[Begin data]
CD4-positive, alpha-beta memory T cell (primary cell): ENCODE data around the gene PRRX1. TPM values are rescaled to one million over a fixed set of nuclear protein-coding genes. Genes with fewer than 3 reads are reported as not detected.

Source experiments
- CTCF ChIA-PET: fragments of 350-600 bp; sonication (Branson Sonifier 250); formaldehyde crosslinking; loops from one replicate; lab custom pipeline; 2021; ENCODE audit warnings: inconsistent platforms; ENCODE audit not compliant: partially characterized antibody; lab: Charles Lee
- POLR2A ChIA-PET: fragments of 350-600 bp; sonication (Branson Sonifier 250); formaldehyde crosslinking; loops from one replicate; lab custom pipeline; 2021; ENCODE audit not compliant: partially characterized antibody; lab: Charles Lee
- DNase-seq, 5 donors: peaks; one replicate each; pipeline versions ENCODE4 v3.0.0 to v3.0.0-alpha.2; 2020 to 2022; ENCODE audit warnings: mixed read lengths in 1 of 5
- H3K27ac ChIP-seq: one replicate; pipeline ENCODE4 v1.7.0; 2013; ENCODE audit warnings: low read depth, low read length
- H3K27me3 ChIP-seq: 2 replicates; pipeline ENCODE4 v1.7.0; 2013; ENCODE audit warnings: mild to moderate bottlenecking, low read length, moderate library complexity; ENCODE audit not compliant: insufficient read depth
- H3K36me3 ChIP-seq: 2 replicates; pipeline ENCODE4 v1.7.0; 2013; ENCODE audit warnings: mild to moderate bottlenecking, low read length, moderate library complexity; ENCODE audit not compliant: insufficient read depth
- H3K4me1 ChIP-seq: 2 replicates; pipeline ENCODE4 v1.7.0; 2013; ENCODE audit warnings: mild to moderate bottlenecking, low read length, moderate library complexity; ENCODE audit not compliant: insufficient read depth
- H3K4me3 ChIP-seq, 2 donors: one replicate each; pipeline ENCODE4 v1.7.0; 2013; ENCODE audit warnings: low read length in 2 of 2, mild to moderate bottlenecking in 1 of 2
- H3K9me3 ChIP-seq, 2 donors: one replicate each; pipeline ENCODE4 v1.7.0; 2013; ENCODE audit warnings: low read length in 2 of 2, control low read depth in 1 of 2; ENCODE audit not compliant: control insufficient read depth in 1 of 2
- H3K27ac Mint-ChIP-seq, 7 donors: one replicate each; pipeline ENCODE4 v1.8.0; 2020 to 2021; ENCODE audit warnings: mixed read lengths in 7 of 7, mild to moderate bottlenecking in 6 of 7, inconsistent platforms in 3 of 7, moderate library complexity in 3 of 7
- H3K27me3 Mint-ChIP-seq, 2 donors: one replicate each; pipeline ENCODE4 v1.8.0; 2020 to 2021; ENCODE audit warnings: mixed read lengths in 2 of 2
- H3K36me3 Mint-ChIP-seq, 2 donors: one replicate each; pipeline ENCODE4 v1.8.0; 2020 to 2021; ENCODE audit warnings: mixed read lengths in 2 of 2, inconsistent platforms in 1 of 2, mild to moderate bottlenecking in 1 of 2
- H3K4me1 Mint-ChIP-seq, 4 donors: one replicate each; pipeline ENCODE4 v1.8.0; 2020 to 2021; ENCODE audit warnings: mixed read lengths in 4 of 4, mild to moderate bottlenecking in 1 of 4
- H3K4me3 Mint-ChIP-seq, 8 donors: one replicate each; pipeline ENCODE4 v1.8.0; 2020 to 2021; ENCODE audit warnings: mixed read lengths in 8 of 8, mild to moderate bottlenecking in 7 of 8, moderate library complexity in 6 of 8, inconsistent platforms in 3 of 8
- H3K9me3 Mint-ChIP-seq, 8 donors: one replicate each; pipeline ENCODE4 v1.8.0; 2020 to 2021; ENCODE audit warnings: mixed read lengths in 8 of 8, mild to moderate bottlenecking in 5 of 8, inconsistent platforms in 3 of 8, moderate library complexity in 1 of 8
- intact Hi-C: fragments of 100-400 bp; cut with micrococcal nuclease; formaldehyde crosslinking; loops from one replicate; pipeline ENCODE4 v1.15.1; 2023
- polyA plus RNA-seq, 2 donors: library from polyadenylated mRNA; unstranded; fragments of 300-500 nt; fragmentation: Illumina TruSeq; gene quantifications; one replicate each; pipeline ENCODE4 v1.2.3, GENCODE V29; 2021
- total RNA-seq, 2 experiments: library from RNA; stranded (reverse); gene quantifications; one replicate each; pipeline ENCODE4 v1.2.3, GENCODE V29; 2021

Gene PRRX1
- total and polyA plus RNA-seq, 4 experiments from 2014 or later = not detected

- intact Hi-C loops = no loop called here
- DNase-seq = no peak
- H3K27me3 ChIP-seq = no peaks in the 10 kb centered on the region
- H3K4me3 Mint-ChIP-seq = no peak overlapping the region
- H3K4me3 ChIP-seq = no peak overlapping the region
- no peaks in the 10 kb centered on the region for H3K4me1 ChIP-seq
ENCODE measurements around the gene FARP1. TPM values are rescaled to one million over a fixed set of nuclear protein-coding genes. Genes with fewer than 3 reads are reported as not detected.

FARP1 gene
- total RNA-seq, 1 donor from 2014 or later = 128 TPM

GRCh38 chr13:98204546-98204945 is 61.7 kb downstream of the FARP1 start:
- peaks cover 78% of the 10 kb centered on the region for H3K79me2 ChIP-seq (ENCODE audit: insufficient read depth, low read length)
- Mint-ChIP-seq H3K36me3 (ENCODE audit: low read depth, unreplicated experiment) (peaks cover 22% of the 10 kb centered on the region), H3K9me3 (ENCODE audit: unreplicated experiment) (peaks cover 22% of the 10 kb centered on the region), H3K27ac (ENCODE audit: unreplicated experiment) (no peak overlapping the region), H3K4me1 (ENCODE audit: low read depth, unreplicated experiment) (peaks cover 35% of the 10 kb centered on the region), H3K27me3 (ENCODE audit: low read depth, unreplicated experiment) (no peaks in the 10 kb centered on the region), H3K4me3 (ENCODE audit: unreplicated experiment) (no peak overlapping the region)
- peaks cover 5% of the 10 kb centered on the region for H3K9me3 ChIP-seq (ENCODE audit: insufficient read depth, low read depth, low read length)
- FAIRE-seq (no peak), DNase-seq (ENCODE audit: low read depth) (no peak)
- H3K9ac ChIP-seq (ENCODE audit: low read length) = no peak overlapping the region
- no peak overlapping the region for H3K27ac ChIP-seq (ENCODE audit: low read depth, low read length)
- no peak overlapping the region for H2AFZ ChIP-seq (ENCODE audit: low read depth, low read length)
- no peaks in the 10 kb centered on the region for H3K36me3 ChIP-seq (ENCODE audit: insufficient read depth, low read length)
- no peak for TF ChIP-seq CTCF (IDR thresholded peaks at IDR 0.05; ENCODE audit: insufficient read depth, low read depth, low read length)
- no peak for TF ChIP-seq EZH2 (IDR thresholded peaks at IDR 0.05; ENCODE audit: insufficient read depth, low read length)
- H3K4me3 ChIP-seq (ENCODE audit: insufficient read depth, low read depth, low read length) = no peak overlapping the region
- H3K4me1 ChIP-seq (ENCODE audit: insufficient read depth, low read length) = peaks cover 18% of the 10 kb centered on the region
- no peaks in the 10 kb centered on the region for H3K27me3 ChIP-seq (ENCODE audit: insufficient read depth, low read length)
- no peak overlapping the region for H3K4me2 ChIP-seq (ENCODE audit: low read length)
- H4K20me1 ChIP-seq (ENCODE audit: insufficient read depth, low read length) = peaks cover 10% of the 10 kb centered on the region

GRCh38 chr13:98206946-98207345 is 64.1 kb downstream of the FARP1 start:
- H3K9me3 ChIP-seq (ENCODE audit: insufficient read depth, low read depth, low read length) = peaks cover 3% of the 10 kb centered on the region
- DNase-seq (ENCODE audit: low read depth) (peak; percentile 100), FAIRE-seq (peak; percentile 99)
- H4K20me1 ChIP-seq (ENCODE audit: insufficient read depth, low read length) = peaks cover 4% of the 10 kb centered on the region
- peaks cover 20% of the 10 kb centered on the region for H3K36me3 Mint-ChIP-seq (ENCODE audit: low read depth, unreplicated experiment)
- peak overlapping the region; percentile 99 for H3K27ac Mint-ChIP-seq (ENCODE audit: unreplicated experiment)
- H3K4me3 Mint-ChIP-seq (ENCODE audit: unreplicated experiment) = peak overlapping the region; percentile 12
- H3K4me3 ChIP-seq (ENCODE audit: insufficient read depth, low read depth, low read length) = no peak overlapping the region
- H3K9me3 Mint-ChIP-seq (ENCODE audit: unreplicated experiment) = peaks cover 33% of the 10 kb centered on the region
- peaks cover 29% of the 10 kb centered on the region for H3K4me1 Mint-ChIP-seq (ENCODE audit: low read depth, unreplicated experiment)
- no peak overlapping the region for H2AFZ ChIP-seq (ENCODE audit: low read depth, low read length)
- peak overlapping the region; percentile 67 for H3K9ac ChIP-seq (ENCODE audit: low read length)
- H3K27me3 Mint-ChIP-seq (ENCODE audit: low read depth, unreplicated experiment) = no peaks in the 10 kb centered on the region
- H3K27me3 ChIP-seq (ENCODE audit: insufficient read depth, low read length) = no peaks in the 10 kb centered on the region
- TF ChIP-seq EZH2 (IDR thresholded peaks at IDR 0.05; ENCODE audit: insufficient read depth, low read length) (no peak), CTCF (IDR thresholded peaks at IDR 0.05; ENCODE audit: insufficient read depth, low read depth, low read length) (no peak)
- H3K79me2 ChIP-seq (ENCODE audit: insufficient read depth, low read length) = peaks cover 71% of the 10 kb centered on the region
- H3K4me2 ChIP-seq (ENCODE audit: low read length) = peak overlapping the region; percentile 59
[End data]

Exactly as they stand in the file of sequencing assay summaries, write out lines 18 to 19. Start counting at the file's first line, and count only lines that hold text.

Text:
- intact Hi-C: fragments of 100-400 bp; cut with micrococcal nuclease; formaldehyde crosslinking; loops from one replicate; pipeline ENCODE4 v1.15.1; 2023
- polyA plus RNA-seq, 2 donors: library from polyadenylated mRNA; unstranded; fragments of 300-500 nt; fragmentation: Illumina TruSeq; gene quantifications; one replicate each; pipeline ENCODE4 v1.2.3, GENCODE V29; 2021